- Africa Cup of Nations
- Features & Opinions
- Côte d'Ivoire
- Congo DR
- South Africa
- Nigeria v Burundi
- Guinea v Madagascar
- Nigeria v Guinea
- Madagascar v Burundi
- Morocco v Namibia
- Côte d'Ivoire v South Africa
- Morocco v Côte d'Ivoire
- Senegal v Tanzania
- Algeria v Kenya
- Senegal v Algeria
- Kenya v Tanzania
- Egypt v Zimbabwe
- Congo DR v Uganda
- Egypt v Congo DR
- Uganda v Zimbabwe
- Tunisia v Angola
- Mali v Mauritania
- Tunisia v Mali
- Cameroon v Guinea-Bissau
- Ghana v Benin
- Getty Images
Samuel Eto’o just pips Rigobert Song to top spot here, as while the latter captained the Indomitable Lions to the title in 2000 and 2002, the former arguably left a greater mark on the tournament.
The striker was present for those two triumphs, hitting four goals during the Millennium campaign when he was only 17, and remains the Afcon’s all-time top scorer with 18 goals.
Eto’o, who could feasibly have been an option for the Indomitable Lions this summer, is a two-time Afcon Golden Boot winner.
There are numerous contenders here from the Pharaohs’ Golden Generation, and while Essam El Hadary just misses out, it’s hard to argue with Ahmed Hassan.
The midfielder is the only player to win the Afcon MVP award on two occasions, and is also one of only two players—tied with El Hadary—to win four Nations Cup crowns.
Hassan’s Afcon dominance spans 12 years—from 1998 to 2010—and he was the influential captain at the heart of the tournament’s greatest team.
Rabah Madjer remains the only Algerian to win the Champions League, an achievement that somewhat overshadows his performances in the Nations Cup.
The striker reached the semi-finals on two further occasions, but departed the continent’s highest stage on a sour note after the North Africans bombed at the 1992 tournament.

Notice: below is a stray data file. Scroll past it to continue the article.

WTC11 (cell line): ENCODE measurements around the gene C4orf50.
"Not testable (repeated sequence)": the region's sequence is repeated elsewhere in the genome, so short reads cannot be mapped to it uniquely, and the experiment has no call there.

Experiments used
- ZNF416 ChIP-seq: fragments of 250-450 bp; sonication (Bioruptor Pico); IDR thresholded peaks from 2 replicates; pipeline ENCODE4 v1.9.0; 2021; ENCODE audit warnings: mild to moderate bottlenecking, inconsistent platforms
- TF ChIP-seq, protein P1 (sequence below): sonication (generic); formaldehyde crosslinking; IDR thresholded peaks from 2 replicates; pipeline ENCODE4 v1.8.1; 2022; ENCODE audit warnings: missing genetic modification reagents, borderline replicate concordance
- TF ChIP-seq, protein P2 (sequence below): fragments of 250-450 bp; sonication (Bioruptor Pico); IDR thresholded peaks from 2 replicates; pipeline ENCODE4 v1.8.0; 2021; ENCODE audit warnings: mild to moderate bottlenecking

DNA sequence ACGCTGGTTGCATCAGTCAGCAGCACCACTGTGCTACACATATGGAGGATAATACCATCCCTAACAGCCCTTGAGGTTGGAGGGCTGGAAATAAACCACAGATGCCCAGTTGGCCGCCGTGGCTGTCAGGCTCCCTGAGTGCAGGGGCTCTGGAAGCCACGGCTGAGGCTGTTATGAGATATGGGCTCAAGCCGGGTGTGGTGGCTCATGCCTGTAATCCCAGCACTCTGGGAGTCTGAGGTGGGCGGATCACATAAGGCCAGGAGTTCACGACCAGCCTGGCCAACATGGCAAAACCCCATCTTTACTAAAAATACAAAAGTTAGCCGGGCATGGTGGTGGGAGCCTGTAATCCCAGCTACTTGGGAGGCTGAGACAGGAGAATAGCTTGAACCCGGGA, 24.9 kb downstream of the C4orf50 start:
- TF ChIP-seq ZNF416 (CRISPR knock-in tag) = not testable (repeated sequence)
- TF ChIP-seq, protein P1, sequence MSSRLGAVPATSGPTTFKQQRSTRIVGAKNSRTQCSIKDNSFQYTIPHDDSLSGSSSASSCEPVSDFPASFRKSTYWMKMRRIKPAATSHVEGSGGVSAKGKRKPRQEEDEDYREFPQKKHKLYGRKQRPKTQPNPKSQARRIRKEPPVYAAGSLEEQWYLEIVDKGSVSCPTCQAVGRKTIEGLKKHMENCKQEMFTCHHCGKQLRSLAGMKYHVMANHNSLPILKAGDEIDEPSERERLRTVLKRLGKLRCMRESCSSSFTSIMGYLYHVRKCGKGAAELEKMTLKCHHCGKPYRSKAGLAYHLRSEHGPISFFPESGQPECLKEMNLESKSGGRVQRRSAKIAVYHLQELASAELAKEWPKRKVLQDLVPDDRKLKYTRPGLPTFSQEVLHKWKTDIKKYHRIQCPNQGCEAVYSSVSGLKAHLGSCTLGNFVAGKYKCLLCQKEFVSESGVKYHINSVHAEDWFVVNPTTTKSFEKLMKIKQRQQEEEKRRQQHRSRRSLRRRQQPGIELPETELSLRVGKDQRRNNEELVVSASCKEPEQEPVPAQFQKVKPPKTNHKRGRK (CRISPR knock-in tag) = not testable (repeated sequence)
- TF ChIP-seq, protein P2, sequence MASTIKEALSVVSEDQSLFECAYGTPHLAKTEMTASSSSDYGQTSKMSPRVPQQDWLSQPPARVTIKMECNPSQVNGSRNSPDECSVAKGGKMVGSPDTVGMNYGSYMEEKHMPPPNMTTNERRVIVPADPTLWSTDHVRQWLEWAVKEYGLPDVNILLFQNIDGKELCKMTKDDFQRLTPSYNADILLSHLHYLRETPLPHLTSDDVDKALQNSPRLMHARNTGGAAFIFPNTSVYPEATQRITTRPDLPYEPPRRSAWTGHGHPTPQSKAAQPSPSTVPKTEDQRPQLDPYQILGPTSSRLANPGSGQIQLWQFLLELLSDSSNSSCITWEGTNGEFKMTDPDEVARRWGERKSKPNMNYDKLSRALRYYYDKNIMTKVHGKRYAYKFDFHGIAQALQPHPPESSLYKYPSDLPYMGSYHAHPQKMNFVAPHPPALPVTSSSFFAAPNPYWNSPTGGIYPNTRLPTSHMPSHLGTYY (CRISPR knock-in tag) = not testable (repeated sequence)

Madjer remains the only player to have won the Golden Boot in the European Cup and the Golden Shoe in the Afcon.
- Photo credit should read STAFF/AFP/Getty Images
The legendary Congolese team of the late 60s and early 70s was full of iconic players, and acknowledgement must go to lethal frontman Ndaye Mulamba, Player of the Tournament in 1974.
However, his achievements don’t quite eclipse those of goalkeeper Kazadi Mwamba.
The stopper was twice a Nations Cup winner—in 1968 and ’74—and was also part of the team that reached the semifinals in 1972.
He was named tournament MVP during the then-Zaire’s first triumph.
Despite the claims of Aziz Bouderbala, who reached three Afcon semis, Ahmed Faras gets our vote here.
The Atlas Lions hotshot was a tournament winner in 1976, and also claimed the Player of the Tournament award after being Morocco’s star man during the competition.
He’s also a former African Footballer of the Year, and arguably doesn’t get the respect today that his legendary achievements deserve.
- Abedi Ayew Pele (Getty)
The Black Stars have had plenty of Afcon greats over the years, from Joseph Carr to Osei Kofi, and from Wilberforce Mfum to Asamoah Gyan.
However, Abedi Pele is the only one to make the Team of the Tournament on three separate occasions.
Indeed, the Olympique de Marseille great often saved his best for the continental high table, and was also named the tournament’s Best Player on one occasion.
While he never featured at the World Cup, he was a Nations Cup winner in 1982, and featured in four further tournaments during the 90s.
In 1992, a decade after his finest hour in the tournament, he and the Black Stars were pipped in the final by the Ivory Coast.
Despite the legacy of the Golden Generation, who loom large despite their repeated failure to bring home the big one, Laurent Pokou gets our nod as the Elephants’ greatest ever Afcon legend.
The striker was the tournament’s top scorer with 14 goals before being knocked off top spot—after three decades—by Eto’o, and was twice a semi-finalist with the Ivory Coast.
Pokou also won two Golden Boots, the tournament MVP once, and finished second in Caf’s African Footballer of the Year awards.